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GMS (NYSE:GMS) sheds 5.7% this week, as yearly returns fall more in line with earnings growth

We think all investors should try to buy and hold high quality multi-year winners. And we've seen some truly amazing gains over the years. For example, the GMS Inc. (NYSE:GMS) share price is up a whopping 447% in the last half decade, a handsome return for long term holders. And this is just one example of the epic gains achieved by some long term investors. On top of that, the share price is up 18% in about a quarter.

In light of the stock dropping 5.7% in the past week, we want to investigate the longer term story, and see if fundamentals have been the driver of the company's positive five-year return.

Check out our latest analysis for GMS

In his essay The Superinvestors of Graham-and-Doddsville Warren Buffett described how share prices do not always rationally reflect the value of a business. One imperfect but simple way to consider how the market perception of a company has shifted is to compare the change in the earnings per share (EPS) with the share price movement.

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Over half a decade, GMS managed to grow its earnings per share at 44% a year. This EPS growth is reasonably close to the 40% average annual increase in the share price. Therefore one could conclude that sentiment towards the shares hasn't morphed very much. Indeed, it would appear the share price is reacting to the EPS.

You can see how EPS has changed over time in the image below (click on the chart to see the exact values).

earnings-per-share-growth
earnings-per-share-growth

It is of course excellent to see how GMS has grown profits over the years, but the future is more important for shareholders. It might be well worthwhile taking a look at our free report on how its financial position has changed over time.

A Different Perspective

It's nice to see that GMS shareholders have received a total shareholder return of 68% over the last year. Since the one-year TSR is better than the five-year TSR (the latter coming in at 40% per year), it would seem that the stock's performance has improved in recent times. Someone with an optimistic perspective could view the recent improvement in TSR as indicating that the business itself is getting better with time. It's always interesting to track share price performance over the longer term. But to understand GMS better, we need to consider many other factors. To that end, you should be aware of the 2 warning signs we've spotted with GMS .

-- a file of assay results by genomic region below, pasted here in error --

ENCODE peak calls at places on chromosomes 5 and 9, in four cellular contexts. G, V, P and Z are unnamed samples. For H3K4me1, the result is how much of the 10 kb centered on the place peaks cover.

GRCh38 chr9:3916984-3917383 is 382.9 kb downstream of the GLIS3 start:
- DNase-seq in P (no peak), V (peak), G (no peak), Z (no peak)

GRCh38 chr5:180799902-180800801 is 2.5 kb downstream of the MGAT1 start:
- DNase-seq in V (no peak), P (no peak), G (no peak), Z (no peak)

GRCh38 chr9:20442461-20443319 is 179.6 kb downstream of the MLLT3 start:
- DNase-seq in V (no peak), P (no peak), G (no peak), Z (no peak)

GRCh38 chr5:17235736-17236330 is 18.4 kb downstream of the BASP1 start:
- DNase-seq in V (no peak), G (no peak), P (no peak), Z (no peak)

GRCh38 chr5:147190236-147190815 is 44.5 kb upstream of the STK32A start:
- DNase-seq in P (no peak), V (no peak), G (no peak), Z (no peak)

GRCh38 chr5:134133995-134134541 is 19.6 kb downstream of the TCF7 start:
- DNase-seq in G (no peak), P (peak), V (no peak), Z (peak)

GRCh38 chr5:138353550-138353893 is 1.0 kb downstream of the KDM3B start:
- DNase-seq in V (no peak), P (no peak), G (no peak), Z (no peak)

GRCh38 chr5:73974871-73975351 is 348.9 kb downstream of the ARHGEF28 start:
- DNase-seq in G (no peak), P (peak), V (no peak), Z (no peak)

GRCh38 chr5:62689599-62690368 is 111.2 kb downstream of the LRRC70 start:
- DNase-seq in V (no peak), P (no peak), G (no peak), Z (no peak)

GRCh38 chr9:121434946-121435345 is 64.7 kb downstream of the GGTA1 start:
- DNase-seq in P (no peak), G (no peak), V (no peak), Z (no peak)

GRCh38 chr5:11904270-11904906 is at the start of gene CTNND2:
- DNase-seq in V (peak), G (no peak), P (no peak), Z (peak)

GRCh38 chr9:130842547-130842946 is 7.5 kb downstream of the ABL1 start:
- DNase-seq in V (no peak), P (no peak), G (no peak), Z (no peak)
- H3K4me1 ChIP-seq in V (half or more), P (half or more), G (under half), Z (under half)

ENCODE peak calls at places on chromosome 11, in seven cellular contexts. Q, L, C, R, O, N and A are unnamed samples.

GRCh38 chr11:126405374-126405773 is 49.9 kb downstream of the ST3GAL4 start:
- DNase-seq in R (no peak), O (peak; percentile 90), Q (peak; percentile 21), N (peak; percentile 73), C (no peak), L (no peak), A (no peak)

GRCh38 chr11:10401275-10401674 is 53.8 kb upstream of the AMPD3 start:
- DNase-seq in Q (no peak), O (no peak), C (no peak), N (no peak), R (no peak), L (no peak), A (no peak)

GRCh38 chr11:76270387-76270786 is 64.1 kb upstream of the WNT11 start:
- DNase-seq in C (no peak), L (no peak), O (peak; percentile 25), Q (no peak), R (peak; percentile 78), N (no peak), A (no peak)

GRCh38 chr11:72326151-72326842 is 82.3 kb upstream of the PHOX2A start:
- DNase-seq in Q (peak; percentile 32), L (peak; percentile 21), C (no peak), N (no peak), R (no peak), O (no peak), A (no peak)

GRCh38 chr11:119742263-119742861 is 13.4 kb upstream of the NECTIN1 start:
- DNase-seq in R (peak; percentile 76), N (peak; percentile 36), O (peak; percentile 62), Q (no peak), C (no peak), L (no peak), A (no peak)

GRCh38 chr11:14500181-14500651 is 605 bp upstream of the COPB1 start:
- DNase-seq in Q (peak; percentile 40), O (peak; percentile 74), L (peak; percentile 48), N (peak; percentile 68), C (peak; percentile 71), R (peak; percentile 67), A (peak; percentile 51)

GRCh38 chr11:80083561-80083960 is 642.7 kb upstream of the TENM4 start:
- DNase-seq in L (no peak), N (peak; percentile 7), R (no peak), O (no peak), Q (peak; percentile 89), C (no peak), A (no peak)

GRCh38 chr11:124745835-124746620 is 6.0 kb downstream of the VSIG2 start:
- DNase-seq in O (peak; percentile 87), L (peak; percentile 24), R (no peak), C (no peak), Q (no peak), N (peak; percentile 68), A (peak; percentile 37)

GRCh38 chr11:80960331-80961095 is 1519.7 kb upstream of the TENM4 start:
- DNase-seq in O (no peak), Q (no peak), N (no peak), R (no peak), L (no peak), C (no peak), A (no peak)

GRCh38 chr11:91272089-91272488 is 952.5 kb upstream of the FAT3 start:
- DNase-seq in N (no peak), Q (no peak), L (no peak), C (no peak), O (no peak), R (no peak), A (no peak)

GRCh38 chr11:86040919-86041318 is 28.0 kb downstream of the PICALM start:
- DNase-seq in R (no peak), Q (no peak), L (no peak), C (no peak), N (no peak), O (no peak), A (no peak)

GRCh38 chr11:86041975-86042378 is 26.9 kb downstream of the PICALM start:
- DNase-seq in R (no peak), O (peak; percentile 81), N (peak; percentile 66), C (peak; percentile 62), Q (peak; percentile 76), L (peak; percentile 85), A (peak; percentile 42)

If you are like me, then you will not want to miss this free list of growing companies that insiders are buying.

Please note, the market returns quoted in this article reflect the market weighted average returns of stocks that currently trade on American exchanges.

Have feedback on this article? Concerned about the content? Get in touch with us directly. Alternatively, email editorial-team (at) simplywallst.com.

This article by Simply Wall St is general in nature. We provide commentary based on historical data and analyst forecasts only using an unbiased methodology and our articles are not intended to be financial advice. It does not constitute a recommendation to buy or sell any stock, and does not take account of your objectives, or your financial situation. We aim to bring you long-term focused analysis driven by fundamental data. Note that our analysis may not factor in the latest price-sensitive company announcements or qualitative material. Simply Wall St has no position in any stocks mentioned.